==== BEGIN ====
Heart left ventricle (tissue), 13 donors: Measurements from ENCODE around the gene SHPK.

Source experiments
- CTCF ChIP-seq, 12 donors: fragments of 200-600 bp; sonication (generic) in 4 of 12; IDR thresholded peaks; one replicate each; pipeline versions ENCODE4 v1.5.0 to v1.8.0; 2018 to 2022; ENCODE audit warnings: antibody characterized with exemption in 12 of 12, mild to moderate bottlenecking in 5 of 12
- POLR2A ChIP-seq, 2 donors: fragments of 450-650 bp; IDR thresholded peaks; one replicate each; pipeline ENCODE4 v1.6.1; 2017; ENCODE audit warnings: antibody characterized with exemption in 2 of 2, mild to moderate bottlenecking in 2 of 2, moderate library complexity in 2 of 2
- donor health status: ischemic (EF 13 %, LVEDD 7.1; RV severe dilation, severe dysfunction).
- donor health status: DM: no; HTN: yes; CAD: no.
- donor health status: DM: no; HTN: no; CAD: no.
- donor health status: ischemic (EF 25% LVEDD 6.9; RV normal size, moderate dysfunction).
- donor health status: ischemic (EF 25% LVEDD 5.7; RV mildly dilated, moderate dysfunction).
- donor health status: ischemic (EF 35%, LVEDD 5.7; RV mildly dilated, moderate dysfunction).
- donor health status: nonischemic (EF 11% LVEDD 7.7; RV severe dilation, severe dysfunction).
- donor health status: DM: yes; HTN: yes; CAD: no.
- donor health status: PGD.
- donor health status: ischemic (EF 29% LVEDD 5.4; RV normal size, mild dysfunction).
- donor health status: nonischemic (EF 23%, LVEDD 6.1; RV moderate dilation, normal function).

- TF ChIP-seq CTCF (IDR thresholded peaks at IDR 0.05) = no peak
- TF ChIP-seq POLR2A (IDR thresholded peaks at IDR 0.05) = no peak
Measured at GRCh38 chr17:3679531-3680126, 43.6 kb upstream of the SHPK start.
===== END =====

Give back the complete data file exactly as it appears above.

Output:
Heart left ventricle (tissue), 13 donors: Measurements from ENCODE around the gene SHPK.

Source experiments
- CTCF ChIP-seq, 12 donors: fragments of 200-600 bp; sonication (generic) in 4 of 12; IDR thresholded peaks; one replicate each; pipeline versions ENCODE4 v1.5.0 to v1.8.0; 2018 to 2022; ENCODE audit warnings: antibody characterized with exemption in 12 of 12, mild to moderate bottlenecking in 5 of 12
- POLR2A ChIP-seq, 2 donors: fragments of 450-650 bp; IDR thresholded peaks; one replicate each; pipeline ENCODE4 v1.6.1; 2017; ENCODE audit warnings: antibody characterized with exemption in 2 of 2, mild to moderate bottlenecking in 2 of 2, moderate library complexity in 2 of 2
- donor health status: ischemic (EF 13 %, LVEDD 7.1; RV severe dilation, severe dysfunction).
- donor health status: DM: no; HTN: yes; CAD: no.
- donor health status: DM: no; HTN: no; CAD: no.
- donor health status: ischemic (EF 25% LVEDD 6.9; RV normal size, moderate dysfunction).
- donor health status: ischemic (EF 25% LVEDD 5.7; RV mildly dilated, moderate dysfunction).
- donor health status: ischemic (EF 35%, LVEDD 5.7; RV mildly dilated, moderate dysfunction).
- donor health status: nonischemic (EF 11% LVEDD 7.7; RV severe dilation, severe dysfunction).
- donor health status: DM: yes; HTN: yes; CAD: no.
- donor health status: PGD.
- donor health status: ischemic (EF 29% LVEDD 5.4; RV normal size, mild dysfunction).
- donor health status: nonischemic (EF 23%, LVEDD 6.1; RV moderate dilation, normal function).

- TF ChIP-seq CTCF (IDR thresholded peaks at IDR 0.05) = no peak
- TF ChIP-seq POLR2A (IDR thresholded peaks at IDR 0.05) = no peak
Measured at GRCh38 chr17:3679531-3680126, 43.6 kb upstream of the SHPK start.